Elizabeth Warren Gave Us a Master Class in Saying Goodbye to Your Team

What we can learn from powerful remarks she shared with her campaign staff after dropping out of the presidential race

Elizabeth Warren addresses the media after dropping out of the Democratic presidential race in Cambridge, MA on March 5, 2020
Photo: Erin Clark/The Boston Globe/Getty Images

WWhen Elizabeth Warren dropped out of the presidential race, she left behind a long campaign and a 1,500-word farewell that folks in my circle have screenshotted, shared, and at moments throughout the day, wept over, whether or not she was their #1 candidate.

It was a good speech.

Delivering a formal farewell to your team, whether you’re a POTUS hopeful or someone who’s simply moving onto another opportunity can be daunting. How can you adequately capture months or years of professional collaboration in a single message? You can’t. Don’t go for brevity. Your goodbye speech — or more likely, goodbye email — crystallizes your time there, sure, but, more importantly, it looks to the future. It says to the audience: A new relationship begins now and here’s what’s important to me about this relationship. That’s important stuff. Give yourself room.

Here are seven lessons we can learn from Warren’s exit speech on how to say goodbye to colleagues.

If you’re sad, be sad

There’s something to be said about the basic act of acknowledging the suck. Change is complex. You may feel a lot of different feelings about moving on, and one of them might be sadness. If it is, put it out there. Early in her goodbye, Warren took a moment to say, “I know that when we set out, this was not what you ever wanted to hear. It is not the call I ever wanted to make.” This simple statement validated the sentiment of the moment — that sure, there will be time for hope again, but for right now, this blows.

Focus on the ‘we’

Much of Warren’s goodbye is a highlight reel of the team’s greatest achievements. In every success story she cites, she takes the “I” out of the picture and emphasizes the “we.” “We have shown that a woman can stand up, hold her ground, and stay true to herself… We have shown that we can build plans in collaboration with the people who are most affected… We fundamentally changed the substance of this race. A farewell is not the place to rattle off your resume — instead, frame your accomplishments as a team effort.

Be funny — or at least not totally earnest

Warren’s goodbye wasn’t all business — she made sure to include her signature wit and charm. She urged her staff to take this opportunity to get some rest and be with their families and “maybe… get that haircut you’ve been putting off. (Not a joke exactly, but a moment of levity.) You had some fun working together. Have some fun with your goodbye.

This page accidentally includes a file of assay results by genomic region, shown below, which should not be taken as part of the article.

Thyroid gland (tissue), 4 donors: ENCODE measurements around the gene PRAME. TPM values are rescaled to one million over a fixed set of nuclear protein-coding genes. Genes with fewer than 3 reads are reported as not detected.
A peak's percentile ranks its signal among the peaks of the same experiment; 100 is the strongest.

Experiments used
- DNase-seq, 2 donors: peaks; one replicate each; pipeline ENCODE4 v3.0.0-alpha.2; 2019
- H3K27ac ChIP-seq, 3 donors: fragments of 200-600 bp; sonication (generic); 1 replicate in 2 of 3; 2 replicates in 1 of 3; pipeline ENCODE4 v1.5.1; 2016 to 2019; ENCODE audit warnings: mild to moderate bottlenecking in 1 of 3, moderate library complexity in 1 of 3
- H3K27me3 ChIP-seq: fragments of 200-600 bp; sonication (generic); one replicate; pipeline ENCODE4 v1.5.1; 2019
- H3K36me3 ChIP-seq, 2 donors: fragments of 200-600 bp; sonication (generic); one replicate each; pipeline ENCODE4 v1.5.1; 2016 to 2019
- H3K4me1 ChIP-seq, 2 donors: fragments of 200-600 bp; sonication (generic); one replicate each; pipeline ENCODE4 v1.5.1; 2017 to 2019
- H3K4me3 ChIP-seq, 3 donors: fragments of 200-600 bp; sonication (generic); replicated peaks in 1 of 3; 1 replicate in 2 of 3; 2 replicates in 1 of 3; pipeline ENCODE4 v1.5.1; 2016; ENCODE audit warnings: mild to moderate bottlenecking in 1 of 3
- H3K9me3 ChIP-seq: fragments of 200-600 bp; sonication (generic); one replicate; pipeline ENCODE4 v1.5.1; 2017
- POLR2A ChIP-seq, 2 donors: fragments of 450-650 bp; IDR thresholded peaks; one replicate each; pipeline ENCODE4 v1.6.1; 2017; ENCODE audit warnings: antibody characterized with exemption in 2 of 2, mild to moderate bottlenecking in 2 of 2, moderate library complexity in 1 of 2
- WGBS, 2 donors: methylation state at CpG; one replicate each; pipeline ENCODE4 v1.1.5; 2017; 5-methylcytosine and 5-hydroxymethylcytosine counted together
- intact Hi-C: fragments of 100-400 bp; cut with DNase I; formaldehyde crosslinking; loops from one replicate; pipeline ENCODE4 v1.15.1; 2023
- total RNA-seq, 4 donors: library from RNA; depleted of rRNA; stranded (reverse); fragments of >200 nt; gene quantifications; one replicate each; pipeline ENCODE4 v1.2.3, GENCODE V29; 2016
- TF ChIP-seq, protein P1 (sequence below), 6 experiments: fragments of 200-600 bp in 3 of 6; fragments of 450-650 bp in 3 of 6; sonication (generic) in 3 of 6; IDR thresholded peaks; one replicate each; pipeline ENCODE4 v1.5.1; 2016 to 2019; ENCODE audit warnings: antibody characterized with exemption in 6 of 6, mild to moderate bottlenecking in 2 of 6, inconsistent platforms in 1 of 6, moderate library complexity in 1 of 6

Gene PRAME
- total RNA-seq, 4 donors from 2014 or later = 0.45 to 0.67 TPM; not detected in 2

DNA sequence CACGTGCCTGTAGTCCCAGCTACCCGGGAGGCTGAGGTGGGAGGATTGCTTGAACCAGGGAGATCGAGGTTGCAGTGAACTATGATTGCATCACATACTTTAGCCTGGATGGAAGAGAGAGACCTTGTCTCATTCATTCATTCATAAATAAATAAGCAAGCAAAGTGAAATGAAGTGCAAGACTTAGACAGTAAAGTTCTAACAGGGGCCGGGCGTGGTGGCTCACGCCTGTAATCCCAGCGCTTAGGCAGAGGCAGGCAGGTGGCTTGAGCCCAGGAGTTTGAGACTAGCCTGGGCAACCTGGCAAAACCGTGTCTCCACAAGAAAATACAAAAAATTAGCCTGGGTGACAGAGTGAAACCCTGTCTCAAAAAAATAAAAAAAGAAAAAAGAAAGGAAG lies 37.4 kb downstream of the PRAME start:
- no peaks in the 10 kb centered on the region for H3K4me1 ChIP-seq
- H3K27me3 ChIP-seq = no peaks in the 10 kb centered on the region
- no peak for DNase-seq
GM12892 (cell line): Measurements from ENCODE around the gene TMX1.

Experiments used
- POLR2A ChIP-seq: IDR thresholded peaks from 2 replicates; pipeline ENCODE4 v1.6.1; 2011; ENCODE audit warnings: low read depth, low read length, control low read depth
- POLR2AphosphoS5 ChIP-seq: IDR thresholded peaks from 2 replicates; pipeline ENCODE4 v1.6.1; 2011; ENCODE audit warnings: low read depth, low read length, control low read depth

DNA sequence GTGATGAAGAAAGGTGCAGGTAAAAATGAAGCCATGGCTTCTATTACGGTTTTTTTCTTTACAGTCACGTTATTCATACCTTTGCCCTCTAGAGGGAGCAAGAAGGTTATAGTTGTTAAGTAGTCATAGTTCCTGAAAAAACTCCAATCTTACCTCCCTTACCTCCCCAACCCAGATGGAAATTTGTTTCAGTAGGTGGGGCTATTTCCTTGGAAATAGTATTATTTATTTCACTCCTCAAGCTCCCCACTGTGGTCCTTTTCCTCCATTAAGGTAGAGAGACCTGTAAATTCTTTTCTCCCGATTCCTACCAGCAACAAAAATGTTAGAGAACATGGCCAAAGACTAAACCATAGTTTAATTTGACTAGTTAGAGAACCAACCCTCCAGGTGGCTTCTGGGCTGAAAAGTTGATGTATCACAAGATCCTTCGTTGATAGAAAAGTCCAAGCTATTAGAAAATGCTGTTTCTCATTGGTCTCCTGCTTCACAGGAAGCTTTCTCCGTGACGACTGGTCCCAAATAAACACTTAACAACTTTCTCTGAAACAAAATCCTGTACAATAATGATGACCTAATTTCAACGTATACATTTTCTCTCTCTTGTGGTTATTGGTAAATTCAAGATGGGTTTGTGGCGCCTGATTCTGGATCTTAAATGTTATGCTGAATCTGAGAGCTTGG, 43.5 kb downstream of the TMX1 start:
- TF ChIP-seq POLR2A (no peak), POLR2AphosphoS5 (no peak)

Tell a story

As Warren closed, she told a story about a conversation she had with a mom she met on Super Tuesday. It’s personal and moving and gets to the heart of her campaign. A story — whether it’s poignant or funny or even embarrassing — can be a superpower. It shows the human behind the work.

Say ‘thank you’ in a specific way

So from the bottom of my heart, thank you, for everything you have poured into this campaign,” Warren wrote. She bookended a simple note of thanks with the depth of her feelings and the magnitude of her campaign staff’s work.

Have a TL;DR

Any memorable speech, no matter the length, has a single message that people can remember — a thesis or TL;DR. (Note: Don’t actually call it a “TL; DR” in your goodbye.) Warren spelled hers out clearly: “So if you leave with only one thing, it must be this: Choose to fight only righteous fights because then when things get tough — and they will — you will know that there is only [one] option ahead of you. Nevertheless, you must persist.” While you might not have your own meme-worthy slogan, think of an encouraging note that you can leave your colleagues with. A positive message for the future.

Go long

Warren’s speech was more than 1,600 words long (twice as long as this story). Don’t be afraid to say what you have to say. When your goodbye is more about your audience than you, they won’t want it to end.

Senior platform editor at Forge @Medium. Author of Horizontal Parenting: How to Entertain Your Kid While Lying Down, coming this August.

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